Enhancing urban wetlands. Installing boardwalks across a wetland in Constantia, Cape Town. Project:  Marina Landscaping. Pic: Kay Montgomery

Why invest in wetlands?
“Wetlands form vital links or stepping stones in the chain of water supply in urban areas across South Africa”, says Cape Town-based landscaper, Norah de Wet of Peninsula Landscaping, who is currently serving as National Chairperson of the South African Landscapers’ Institute (SALI).
“They act as natural sponges that hold water during rainy seasons and reduce the danger of floods and soil erosion. Wetlands slowly release water during dry periods, often mitigating drought relief efforts in otherwise dire situations”, she adds.

Birdlife South Africa. A small wetlands is created for the head office of Birdlife South Africa. Project:  Servest.

Landscaping with wetlands
“If you have space to construct a natural wetland on your property, there are many benefits”, says Rudi Jonck, a Durban-based landscaper with Servest, currently serving as Regional Chairperson of South African Landscapers’ Institute (SALI) in KwaZulu-Natal.
Why should you construct or rehabilitate wetlands where ever you can? Jonck explains the following:
* Low cost. Wetlands are one of the least expensive treatment systems to operate and maintain because they possess highly efficient biological systems that effectively remove contaminants without the addition of expensive chemicals or extra energy requirements.
* Water can be stored. Grey water in holding tanks must be utilised within 24 hours or bacteria and microbes will start to grow and can pose certain health risks. Grey water that is filtered through a wetland can be kept in a storage dam until needed or until the dam reaches its capacity.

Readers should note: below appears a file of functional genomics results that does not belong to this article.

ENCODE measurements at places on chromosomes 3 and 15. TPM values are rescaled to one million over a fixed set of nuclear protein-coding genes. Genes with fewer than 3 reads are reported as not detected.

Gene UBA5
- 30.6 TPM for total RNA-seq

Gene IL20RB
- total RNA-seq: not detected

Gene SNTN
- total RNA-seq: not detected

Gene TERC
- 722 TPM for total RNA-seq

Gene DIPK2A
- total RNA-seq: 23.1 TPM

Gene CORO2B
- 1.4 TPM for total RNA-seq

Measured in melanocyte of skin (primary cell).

* Adds value. Wetlands are aesthetically pleasing, and constructed wetlands can be designed to benefit the landscaping of the property or golf course.
* Provides a habitat. Wetlands also provide habitats for animals and birds and contribute to the environmental stewardship of any property.


Purifying water. A wetland is planted up at Inanda Greens, a golf estate in Johannesburg. Project: Bidvest TopTurf.


Investment potential
“Perhaps the biggest benefit of landscaping with wetlands is that they increase the value of your property” says Doreen Aucamp of Leitch Landscapes in KwaZulu-Natal.
‘Wetlands not only provide an ecological habitat for the biodiversity of a particular area but they also are a valuable environmental resource that can be used to clean polluted water”.
“Studies conducted on wetlands have revealed that they provide an effective method for removing chemicals and heavy metals from water. If a golf course adjoins an urban area, wetlands on the golf course can cleanse and harvest storm water runoff from a neighbouring source”, she adds.
Managing the storm water on your property is now essential. SALI landscapers are now experts in biological effluent treatment (constructed wetlands, bio-filters and polishing ponds), water wise strategies, as well as wetlands and riparian rehabilitation.

Written by Kay Montgomery & originally appearing on the SALI website.